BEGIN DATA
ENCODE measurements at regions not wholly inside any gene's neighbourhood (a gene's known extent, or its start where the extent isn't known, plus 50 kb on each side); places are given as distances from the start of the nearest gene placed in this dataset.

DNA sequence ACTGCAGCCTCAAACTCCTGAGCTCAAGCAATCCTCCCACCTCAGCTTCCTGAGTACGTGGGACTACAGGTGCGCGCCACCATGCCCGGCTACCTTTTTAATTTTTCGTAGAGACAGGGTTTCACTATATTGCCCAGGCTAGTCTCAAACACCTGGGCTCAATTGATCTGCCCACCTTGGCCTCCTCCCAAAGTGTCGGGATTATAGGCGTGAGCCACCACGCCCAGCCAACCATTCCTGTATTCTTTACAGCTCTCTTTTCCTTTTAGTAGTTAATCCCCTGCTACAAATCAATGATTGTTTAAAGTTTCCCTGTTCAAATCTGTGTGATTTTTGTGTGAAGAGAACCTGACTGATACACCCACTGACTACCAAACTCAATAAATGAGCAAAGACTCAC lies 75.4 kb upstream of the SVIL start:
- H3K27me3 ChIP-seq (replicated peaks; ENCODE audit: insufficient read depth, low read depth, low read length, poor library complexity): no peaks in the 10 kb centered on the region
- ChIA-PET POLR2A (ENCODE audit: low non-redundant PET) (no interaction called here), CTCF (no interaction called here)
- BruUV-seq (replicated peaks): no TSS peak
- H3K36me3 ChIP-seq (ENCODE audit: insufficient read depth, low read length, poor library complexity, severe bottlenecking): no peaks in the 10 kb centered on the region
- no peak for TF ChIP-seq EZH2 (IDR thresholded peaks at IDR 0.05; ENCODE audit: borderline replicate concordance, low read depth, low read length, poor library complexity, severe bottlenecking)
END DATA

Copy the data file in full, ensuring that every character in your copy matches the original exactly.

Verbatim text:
ENCODE measurements at regions not wholly inside any gene's neighbourhood (a gene's known extent, or its start where the extent isn't known, plus 50 kb on each side); places are given as distances from the start of the nearest gene placed in this dataset.

DNA sequence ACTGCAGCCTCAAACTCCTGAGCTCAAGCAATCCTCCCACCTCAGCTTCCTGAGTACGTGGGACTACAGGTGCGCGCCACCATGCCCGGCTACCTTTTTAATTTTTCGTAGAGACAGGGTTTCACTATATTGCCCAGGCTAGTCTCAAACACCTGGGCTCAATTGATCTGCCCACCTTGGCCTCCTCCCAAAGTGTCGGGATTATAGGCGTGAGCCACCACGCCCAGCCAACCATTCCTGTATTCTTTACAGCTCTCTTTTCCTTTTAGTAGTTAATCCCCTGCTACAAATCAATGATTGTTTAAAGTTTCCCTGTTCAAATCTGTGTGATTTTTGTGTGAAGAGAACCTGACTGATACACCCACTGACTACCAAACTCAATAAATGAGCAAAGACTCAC lies 75.4 kb upstream of the SVIL start:
- H3K27me3 ChIP-seq (replicated peaks; ENCODE audit: insufficient read depth, low read depth, low read length, poor library complexity): no peaks in the 10 kb centered on the region
- ChIA-PET POLR2A (ENCODE audit: low non-redundant PET) (no interaction called here), CTCF (no interaction called here)
- BruUV-seq (replicated peaks): no TSS peak
- H3K36me3 ChIP-seq (ENCODE audit: insufficient read depth, low read length, poor library complexity, severe bottlenecking): no peaks in the 10 kb centered on the region
- no peak for TF ChIP-seq EZH2 (IDR thresholded peaks at IDR 0.05; ENCODE audit: borderline replicate concordance, low read depth, low read length, poor library complexity, severe bottlenecking)